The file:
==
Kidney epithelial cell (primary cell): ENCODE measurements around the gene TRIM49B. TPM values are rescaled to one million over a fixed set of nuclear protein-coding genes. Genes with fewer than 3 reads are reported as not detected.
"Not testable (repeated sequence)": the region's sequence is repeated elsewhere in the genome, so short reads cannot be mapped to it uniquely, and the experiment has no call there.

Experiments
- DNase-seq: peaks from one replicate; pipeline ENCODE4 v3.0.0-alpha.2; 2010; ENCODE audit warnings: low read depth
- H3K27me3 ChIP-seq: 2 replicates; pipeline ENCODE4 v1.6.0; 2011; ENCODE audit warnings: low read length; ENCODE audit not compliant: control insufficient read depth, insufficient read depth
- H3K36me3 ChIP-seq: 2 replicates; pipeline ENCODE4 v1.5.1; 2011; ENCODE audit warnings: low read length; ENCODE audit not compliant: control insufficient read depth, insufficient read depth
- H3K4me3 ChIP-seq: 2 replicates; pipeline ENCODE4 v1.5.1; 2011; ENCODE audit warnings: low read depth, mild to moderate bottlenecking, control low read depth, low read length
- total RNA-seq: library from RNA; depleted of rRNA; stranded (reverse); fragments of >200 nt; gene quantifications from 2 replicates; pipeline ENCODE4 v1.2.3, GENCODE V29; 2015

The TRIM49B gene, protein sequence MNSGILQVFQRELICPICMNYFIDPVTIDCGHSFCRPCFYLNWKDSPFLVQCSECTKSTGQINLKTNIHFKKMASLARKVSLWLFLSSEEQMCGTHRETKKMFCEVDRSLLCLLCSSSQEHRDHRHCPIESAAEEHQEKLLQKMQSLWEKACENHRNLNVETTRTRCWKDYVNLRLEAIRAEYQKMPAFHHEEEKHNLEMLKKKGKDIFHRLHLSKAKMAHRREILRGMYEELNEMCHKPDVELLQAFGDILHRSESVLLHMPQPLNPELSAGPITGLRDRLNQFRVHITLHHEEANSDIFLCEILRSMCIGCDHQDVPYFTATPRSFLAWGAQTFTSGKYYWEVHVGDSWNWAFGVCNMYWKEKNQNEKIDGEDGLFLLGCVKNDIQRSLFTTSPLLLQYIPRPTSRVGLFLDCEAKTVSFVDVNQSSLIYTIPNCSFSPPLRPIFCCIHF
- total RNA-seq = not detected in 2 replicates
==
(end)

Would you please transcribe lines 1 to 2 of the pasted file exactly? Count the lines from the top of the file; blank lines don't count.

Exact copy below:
Kidney epithelial cell (primary cell): ENCODE measurements around the gene TRIM49B. TPM values are rescaled to one million over a fixed set of nuclear protein-coding genes. Genes with fewer than 3 reads are reported as not detected.
"Not testable (repeated sequence)": the region's sequence is repeated elsewhere in the genome, so short reads cannot be mapped to it uniquely, and the experiment has no call there.